Gas import prices for the first quarter of this year are down by more than 40 percent over the same period in 2014, according to statistics from the Economics and Statistics Office.
Average gas station prices in that period dropped about 25 percent, from $5.50 to $4.15, according to data from the Petroleum Inspectorate.
The consumer price decreases roughly follow the same track as prices in the United States, where some prices for a gallon of regular gas dropped to $2 late last year.
Gas prices in Cayman peaked in October at more than $5.50 a gallon, according to government data, and dropped to about $5 a gallon by the end of last year.
The inspectorate, which tracks gas prices, recorded prices decreasing through the first quarter of this year before hitting $4 a gallon by the end of March.
Earlier this year, Planning Minister Kurt Tibbetts pushed for legislation to force gas station owners to open their books and show how much they are paying for fuel from suppliers. He said in April that his staff is in “the continuing saga of the Petroleum Inspectorate inquiring about prices of fuel and not being able to have any method to verify the information that they receive.”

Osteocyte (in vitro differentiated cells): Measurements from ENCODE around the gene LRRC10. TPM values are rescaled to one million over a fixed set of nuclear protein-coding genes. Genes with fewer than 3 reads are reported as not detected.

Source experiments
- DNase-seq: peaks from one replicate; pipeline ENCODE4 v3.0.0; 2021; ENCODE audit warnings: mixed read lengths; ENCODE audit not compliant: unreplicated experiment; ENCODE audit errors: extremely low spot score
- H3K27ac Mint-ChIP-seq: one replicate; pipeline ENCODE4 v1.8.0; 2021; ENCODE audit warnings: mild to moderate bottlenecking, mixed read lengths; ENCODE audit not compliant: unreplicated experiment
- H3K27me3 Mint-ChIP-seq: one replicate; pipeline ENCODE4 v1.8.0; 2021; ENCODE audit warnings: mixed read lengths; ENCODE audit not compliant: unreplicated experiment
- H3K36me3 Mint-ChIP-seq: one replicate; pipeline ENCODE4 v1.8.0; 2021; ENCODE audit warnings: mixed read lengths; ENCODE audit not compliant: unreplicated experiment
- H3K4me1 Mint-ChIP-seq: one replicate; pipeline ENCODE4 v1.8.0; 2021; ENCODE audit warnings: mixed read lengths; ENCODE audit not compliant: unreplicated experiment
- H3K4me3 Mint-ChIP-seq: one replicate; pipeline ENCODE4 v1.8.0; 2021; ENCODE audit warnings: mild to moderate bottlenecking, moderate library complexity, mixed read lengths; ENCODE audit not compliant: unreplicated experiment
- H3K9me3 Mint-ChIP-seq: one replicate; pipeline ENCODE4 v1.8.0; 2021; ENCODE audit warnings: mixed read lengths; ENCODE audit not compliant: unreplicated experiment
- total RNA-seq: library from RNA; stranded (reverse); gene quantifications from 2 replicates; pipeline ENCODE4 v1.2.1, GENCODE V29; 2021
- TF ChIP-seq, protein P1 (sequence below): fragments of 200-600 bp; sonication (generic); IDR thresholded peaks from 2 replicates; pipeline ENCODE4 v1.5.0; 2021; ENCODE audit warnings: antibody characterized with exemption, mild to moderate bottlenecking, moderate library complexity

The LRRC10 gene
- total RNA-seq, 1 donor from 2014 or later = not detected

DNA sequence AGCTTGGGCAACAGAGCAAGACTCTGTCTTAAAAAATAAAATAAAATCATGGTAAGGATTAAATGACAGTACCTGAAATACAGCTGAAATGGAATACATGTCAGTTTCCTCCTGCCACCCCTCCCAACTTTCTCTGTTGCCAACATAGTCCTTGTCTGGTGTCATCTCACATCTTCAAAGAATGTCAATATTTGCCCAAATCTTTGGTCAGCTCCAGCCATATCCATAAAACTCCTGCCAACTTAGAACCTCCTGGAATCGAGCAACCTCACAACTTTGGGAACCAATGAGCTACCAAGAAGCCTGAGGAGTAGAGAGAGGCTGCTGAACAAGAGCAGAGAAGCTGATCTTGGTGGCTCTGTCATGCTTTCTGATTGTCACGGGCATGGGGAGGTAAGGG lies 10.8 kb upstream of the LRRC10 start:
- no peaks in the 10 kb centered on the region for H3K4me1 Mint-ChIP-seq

“The Petroleum Inspectorate will have proper legislation in place which guarantees their ability to get this information,” he said at the time.
Import records, tracked by the Economics and Statistics Office, come from the Customs Department. The data shows gas prices dropped by 42.5 percent and diesel fell by 49.8 percent over the period.
The quarterly trade statistics show an overall decrease of almost 13 percent, with gas leading the way as prices dropped around the world. The value of other imports fell by $5.8 million, or 3.6 percent, during the first quarter of this year.